Tiger Woods’s DUI and the growing American painkiller problem

When police found professional golfer Tiger Woods, he was asleep over the steering wheel of a running car in Jupiter, Florida. His speech was slurred and he failed the basic roadside tests for sobriety. He was arrested on a charge of driving under the influence

Woods’s troubles – along with the recent deaths of a number of high-profile artists, including Prince – are just the tip of the iceberg of much larger problems affecting millions of Americans. More Americans are driving under the influence of prescription medications and illicit drugs. 


The number of drivers involved in fatal crashes who have tested positive for drugs has almost doubled in the last 10 years, according to National Highway Traffic Safety Administration data. And in 2015, the Governors Highway Safety Association released a study showing nearly 43 percent of fatally injured drivers had either prescription or illegal drugs in their bodies, compared with 37 percent who had consumed alcohol.


There's no doubt we are a pill-popping nation, but a growing, less publicized problem involves patients taking too many prescription medications, over-the-counter drugs and supplements. 

Nearly half of men and two-thirds of women over 65 are on five or more medications, a situation referred to as polypharmacy. 

Accidental overdoses are common and can be the result of patients not fully understanding the impact of mixing prescription medications with other substances such as alcohol, over-the-counter allergy medication, or a class of sedatives referred to as benzodiazepines. 

What can we learn from Tiger Woods? The police report listed four medications Woods told officers he was taking — Vicodin (an opioid pain reliever), Torix (an anti-inflammatory medication), and an un-identified sedative or sleep agent.

On April 19, Woods had back surgery, his fourth surgery in three years. The recovery time is usually several months and can be longer because of the longstanding chronic pain issues.

The type of medications that Woods was on would not be an unusual combination of post-op drugs following major surgery.

There is a vital need to control pain after surgery. Not only does this help in physical rehabilitation, but uncontrolled pain releases a stress hormone called “cortisol,” which breaks down tissue and ligaments and decreases our immune system. That affects our recovery and makes us more susceptible to infection.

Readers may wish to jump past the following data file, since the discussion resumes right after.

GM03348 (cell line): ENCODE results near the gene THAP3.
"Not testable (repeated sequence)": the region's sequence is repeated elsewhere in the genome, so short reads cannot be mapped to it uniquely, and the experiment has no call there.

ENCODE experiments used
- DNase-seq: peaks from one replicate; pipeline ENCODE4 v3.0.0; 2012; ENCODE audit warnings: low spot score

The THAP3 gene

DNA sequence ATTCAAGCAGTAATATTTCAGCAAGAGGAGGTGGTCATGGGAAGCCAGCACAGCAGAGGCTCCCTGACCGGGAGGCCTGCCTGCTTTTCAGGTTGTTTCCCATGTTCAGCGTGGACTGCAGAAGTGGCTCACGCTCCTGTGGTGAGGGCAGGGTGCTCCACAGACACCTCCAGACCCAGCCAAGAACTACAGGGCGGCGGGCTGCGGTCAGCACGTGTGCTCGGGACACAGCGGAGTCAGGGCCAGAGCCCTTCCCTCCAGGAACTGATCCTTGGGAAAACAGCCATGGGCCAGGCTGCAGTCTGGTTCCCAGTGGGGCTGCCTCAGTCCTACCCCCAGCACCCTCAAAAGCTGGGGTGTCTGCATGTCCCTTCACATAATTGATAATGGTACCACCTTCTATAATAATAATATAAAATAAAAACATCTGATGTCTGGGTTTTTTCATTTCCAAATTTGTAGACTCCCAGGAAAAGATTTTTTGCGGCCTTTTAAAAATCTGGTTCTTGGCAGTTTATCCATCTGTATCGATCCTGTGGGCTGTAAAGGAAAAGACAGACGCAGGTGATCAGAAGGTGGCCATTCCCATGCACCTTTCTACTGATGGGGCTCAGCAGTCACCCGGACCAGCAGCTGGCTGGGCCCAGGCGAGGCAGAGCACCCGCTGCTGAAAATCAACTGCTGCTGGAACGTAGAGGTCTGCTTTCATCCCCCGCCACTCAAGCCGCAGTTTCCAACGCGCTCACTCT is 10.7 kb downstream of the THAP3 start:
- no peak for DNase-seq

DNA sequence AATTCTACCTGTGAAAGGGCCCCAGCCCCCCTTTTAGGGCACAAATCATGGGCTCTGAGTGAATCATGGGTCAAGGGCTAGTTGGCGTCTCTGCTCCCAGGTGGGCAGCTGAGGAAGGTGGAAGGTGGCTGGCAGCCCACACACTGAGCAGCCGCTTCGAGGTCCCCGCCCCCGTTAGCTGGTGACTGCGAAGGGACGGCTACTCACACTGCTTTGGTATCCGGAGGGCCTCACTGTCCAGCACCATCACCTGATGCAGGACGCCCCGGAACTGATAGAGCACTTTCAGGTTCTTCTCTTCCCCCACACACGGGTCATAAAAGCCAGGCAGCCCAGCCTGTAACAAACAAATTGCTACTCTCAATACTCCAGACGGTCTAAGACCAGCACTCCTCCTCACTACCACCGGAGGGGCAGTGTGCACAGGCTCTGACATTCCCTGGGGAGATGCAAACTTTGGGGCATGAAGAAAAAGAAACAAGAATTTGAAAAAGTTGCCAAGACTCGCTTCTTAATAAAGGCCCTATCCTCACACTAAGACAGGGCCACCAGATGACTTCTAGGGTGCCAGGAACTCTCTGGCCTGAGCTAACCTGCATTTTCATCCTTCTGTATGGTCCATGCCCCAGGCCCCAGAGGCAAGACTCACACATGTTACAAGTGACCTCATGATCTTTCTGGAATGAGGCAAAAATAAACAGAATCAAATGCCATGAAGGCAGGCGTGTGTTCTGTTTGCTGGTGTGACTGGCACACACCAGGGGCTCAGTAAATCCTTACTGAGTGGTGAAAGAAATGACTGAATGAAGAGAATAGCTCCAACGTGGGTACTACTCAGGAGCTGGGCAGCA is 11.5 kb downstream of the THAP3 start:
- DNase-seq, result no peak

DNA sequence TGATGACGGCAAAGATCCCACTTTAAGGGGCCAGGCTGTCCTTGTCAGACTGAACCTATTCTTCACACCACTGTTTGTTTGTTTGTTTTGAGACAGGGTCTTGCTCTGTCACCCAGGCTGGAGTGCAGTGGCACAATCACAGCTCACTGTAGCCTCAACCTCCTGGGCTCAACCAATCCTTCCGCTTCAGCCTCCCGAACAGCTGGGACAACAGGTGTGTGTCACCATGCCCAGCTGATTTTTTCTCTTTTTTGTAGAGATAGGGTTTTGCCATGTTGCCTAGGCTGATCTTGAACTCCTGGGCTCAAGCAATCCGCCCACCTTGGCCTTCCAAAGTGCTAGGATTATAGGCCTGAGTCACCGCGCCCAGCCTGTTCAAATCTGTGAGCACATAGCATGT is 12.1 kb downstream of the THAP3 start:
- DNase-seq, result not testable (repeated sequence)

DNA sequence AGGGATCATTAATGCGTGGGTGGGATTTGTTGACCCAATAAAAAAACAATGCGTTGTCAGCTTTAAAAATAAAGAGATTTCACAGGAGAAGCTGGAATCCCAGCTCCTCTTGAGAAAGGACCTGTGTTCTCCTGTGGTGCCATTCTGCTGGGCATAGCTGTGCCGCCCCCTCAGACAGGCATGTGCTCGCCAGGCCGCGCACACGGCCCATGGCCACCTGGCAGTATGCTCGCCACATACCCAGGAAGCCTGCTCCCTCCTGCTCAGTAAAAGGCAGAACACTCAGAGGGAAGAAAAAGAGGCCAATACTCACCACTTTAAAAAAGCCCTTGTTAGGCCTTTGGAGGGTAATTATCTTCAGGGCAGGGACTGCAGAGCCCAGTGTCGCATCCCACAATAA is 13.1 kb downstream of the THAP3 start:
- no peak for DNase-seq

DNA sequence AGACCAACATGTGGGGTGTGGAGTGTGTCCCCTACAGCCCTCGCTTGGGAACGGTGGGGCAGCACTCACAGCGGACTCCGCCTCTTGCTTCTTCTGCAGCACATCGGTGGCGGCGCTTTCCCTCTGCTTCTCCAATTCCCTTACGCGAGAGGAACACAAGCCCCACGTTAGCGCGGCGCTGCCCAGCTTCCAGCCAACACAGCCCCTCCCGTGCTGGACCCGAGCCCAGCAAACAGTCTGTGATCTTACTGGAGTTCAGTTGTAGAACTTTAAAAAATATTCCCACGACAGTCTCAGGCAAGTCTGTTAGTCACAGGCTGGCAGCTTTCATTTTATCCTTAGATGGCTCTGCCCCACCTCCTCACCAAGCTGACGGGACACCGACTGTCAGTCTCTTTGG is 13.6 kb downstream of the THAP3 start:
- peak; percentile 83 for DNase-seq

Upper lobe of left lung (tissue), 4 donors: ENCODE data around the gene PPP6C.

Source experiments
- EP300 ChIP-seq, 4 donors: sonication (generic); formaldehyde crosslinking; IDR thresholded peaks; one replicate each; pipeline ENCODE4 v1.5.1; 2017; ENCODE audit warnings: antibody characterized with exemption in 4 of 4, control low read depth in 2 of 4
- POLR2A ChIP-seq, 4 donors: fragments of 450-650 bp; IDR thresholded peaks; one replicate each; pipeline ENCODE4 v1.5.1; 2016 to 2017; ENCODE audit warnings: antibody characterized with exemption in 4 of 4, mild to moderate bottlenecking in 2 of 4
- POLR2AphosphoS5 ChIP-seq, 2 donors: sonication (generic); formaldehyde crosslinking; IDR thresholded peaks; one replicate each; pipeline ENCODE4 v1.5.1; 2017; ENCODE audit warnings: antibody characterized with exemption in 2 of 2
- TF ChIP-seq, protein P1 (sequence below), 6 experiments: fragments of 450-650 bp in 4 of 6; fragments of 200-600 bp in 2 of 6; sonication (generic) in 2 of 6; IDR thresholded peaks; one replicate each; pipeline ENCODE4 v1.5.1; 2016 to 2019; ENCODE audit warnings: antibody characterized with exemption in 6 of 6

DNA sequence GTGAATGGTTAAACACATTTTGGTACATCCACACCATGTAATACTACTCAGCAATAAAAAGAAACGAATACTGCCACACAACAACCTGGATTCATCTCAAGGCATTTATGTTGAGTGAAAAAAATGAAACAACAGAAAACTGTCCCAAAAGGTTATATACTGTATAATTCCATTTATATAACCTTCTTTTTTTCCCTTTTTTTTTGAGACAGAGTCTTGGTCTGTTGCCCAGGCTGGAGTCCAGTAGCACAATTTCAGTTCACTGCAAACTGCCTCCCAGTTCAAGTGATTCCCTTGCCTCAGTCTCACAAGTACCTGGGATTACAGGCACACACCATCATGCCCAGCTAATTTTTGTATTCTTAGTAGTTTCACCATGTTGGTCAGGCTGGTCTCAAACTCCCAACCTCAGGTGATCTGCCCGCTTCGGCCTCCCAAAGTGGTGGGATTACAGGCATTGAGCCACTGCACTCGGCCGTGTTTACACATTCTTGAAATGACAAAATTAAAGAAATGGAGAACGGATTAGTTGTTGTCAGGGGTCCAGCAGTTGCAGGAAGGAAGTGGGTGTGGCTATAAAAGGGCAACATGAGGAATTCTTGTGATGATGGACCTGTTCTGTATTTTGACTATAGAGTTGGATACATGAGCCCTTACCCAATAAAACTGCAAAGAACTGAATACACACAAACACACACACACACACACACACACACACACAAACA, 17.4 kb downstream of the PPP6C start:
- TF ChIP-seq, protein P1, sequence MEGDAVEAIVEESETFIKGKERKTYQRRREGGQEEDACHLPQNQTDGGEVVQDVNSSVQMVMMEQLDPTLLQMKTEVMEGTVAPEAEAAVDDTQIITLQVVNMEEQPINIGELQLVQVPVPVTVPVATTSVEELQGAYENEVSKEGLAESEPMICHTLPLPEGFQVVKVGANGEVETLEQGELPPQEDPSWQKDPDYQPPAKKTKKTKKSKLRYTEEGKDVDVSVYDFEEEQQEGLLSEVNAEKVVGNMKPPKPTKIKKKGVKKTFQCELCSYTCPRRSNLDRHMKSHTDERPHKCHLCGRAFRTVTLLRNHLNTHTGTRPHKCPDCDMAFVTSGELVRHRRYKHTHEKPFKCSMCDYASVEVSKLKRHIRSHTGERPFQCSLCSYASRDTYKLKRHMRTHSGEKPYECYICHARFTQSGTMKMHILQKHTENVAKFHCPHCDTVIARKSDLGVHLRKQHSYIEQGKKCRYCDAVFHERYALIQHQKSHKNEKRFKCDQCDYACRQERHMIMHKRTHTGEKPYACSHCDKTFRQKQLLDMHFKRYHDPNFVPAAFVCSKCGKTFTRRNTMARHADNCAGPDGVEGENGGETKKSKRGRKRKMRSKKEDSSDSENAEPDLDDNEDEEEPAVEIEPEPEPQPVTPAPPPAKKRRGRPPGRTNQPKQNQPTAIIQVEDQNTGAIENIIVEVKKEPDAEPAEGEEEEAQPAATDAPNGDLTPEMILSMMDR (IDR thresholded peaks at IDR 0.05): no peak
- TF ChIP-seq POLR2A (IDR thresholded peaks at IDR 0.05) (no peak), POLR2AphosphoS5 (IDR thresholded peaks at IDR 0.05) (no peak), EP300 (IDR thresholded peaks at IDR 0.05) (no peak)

Not all patients need opiate medication, but some do and the medication should not be withheld from them. Uncontrolled acute pain can lead to a chronic pain situation. 

All opiate medications, however, come with a stark warning on the bottle to not drive or operate heavy machinery. There's a good reason for that. Opiate medications can impair reflexes and reaction times — and the situation is even worse when mixed with other drugs.

For example, the class of sedatives called benzodiazepines stimulates neurotransmitters in the brain, causing drowsiness and reduction in anxiety. When these are combined with opiates, this effect is multiplied and can cause serious problems. Ambien, a common sleep aid, stimulates these receptors in a more profound way and initiates unconsciousness. 

As with all medications, some people have memory-related side effects from Ambien. Some have reported sleepwalking, sleep driving, eating at night causing weight gain, and a number of bizarre behaviors they can't remember having done. 

What if a patient on multiple medications forgets they already took the recommended dose and inadvertently takes more, which can lead to an accidental overdose? How many patients on multiple medications are at risk for accidentally taking too much? 

In fact, we really don't know the ­­side effects and complex interactions when patients are on multiple prescribed medications, over-the-counter drugs and supplements. It is not uncommon for patients to be on multiple meds from multiple doctors at one time. 

There are several proactive steps patients should take to avoid negative reactions and possibly dangerous incidents like driving under the influence.

Talk to your pharmacist about drug interactions with other medications and supplements to spot problematic interactions, and prevent bad combinations.

Have a frank discussion with your primary doctor who is your gatekeeper and can help sort out the medications you are on from different specialists. Organize your medication, because it’s sometimes hard to keep track of what you have taken daily. And lock up medication, many tragic accidental overdoses of children and teenagers can be prevented by being super vigilant and safeguarding your medications. By taking the right steps, we have the power to avoid harmful and dangerous outcomes from prescription medication.

Dr. Pawan Grover is an interventional spine specialist and television medical correspondent. He is a graduate of Rutgers’s Robert Wood Johnson Medical School and did his residency at the Texas Medical Center.

The views expressed by contributors are their own and not the views of The Hill.